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See below for a selection of the latest books from Sociology: family & relationships category. Presented with a red border are the Sociology: family & relationships books that have been lovingly read and reviewed by the experts at Lovereading. With expert reading recommendations made by people with a passion for books and some unique features Lovereading will help you find great Sociology: family & relationships books and those from many more genres to read that will keep you inspired and entertained. And it's all free!
When studying families, how do researchers decide which family members should be included in their study? What if the family consists of nonmarried parents, or homosexual partners? Or what if a couple does not have any children? Are they still considered a family? These are just some of the questions that may arise when conducting research. In Studying Families, Copeland and White examine the inherent problems researchers face when studying this social group.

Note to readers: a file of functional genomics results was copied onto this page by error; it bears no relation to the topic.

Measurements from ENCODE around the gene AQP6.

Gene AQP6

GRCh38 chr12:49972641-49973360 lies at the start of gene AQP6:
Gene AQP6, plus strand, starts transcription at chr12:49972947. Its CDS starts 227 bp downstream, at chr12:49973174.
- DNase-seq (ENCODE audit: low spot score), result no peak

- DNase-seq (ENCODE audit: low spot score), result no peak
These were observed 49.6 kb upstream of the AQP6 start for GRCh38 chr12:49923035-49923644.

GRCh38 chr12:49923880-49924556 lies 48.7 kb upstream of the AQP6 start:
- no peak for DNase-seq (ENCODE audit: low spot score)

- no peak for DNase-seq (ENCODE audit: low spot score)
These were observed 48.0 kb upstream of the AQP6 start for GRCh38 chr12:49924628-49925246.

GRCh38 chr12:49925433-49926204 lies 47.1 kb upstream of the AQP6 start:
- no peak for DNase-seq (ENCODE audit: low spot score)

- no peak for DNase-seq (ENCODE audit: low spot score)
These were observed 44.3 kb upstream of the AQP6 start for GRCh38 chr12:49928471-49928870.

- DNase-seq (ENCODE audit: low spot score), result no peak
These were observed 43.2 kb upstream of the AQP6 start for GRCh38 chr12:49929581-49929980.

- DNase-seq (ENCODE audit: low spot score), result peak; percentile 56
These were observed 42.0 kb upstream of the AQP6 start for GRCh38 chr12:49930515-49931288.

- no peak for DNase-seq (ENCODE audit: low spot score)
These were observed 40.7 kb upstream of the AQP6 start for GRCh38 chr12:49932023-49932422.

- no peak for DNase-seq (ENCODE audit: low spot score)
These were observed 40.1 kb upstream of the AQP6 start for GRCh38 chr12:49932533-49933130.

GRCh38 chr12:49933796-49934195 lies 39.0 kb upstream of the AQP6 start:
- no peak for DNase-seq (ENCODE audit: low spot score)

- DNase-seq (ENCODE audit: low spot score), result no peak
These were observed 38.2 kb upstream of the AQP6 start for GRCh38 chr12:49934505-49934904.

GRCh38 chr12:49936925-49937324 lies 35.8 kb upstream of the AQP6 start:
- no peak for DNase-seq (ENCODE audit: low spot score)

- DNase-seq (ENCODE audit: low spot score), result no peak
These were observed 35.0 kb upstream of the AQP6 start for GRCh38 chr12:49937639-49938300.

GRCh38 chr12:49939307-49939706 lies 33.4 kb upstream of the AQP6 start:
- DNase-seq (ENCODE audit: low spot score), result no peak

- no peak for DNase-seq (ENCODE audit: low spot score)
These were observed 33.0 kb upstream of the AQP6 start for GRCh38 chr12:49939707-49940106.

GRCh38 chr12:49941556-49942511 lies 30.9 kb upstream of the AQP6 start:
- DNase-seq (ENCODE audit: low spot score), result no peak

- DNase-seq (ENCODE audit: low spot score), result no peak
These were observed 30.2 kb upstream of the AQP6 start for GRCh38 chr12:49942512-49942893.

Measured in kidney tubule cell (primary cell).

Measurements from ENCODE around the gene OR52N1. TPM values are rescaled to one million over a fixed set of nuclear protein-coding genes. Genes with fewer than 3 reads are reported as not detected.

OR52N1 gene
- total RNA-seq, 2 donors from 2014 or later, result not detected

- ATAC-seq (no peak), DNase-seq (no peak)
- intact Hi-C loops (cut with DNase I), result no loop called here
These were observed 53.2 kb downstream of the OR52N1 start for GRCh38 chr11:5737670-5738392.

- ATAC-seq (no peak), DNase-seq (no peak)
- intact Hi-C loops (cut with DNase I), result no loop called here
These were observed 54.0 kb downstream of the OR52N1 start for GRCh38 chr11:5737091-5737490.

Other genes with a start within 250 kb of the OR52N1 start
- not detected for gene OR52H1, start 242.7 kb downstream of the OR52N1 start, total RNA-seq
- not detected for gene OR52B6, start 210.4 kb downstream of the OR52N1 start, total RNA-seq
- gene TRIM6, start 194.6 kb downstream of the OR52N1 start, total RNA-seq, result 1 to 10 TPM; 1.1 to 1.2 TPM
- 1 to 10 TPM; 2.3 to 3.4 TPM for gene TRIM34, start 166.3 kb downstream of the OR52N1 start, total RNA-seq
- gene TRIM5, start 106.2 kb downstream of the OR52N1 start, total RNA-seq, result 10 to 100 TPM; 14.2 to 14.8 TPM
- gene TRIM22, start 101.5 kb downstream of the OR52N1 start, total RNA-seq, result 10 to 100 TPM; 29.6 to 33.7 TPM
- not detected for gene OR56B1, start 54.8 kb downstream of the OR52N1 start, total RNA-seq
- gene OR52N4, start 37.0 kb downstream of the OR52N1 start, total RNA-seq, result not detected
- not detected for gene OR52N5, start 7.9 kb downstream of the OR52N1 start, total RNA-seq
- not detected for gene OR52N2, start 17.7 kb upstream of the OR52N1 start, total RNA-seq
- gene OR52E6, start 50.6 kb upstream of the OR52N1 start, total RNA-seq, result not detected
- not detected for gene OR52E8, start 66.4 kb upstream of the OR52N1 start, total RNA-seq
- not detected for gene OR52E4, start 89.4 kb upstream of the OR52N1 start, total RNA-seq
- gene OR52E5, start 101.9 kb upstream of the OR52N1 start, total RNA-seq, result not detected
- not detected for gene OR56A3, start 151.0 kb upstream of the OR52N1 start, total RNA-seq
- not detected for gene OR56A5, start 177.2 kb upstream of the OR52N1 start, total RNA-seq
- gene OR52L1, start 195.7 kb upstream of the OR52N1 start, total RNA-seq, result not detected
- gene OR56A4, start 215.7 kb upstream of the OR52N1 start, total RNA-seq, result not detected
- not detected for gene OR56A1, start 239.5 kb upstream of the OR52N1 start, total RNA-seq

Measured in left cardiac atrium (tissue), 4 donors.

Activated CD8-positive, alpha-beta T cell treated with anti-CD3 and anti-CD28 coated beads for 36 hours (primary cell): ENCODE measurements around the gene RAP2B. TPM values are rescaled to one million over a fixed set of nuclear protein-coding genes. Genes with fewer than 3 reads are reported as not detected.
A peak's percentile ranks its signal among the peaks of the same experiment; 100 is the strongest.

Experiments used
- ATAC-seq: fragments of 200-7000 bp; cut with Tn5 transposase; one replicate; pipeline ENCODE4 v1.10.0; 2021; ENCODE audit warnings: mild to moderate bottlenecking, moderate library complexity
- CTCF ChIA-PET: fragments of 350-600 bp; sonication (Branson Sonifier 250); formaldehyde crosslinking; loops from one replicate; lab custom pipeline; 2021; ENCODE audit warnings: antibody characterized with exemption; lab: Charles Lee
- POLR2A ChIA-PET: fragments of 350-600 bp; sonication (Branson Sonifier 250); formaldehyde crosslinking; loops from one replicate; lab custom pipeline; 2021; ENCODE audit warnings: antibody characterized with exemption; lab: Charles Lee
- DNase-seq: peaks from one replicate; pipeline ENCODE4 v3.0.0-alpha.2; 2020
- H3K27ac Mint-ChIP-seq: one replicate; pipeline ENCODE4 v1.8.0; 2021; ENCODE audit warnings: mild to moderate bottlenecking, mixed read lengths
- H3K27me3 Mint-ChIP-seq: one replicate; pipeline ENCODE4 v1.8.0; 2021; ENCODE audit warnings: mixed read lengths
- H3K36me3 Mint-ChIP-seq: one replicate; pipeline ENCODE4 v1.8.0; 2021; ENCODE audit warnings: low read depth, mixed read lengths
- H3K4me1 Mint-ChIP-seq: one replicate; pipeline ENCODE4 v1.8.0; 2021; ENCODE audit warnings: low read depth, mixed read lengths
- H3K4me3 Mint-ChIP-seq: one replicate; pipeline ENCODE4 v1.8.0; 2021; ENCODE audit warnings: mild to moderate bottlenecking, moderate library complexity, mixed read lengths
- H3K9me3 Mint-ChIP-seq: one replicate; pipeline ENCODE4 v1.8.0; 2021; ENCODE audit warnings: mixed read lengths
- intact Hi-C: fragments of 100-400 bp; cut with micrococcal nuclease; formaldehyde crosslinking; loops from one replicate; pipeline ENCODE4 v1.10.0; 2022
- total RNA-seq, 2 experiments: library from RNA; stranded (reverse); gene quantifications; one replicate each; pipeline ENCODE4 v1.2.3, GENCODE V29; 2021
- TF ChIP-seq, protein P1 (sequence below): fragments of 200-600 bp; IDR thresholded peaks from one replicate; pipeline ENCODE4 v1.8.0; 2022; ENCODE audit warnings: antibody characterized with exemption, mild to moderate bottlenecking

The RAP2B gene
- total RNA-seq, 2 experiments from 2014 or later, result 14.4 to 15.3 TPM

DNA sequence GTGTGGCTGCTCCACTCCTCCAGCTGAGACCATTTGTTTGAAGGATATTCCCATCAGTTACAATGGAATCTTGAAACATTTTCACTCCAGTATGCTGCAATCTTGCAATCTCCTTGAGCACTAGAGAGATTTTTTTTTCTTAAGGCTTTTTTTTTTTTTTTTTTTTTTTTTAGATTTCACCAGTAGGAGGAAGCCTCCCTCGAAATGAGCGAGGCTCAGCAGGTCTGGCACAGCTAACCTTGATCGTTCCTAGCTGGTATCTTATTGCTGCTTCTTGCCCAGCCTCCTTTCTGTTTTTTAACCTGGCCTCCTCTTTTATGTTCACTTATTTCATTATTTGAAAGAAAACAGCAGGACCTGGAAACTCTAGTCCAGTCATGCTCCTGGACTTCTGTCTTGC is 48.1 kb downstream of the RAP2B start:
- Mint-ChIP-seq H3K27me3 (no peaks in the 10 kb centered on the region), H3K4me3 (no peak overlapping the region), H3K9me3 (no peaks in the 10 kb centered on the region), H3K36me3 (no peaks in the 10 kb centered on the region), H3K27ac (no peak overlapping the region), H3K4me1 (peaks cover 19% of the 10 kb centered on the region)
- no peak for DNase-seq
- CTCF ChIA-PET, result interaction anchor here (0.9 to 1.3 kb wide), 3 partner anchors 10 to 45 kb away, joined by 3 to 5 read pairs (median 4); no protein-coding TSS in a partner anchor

Examines the incidence of violence in black families considering such issues as child maltreatment, marital violence, abuse of the elderly and family homicides.
Marriage, Domestic Life and Social Change brings together leading writers on marriage and the family in a tribute to the life and work of Jacqueline Burgoyne, a major figure in family studies.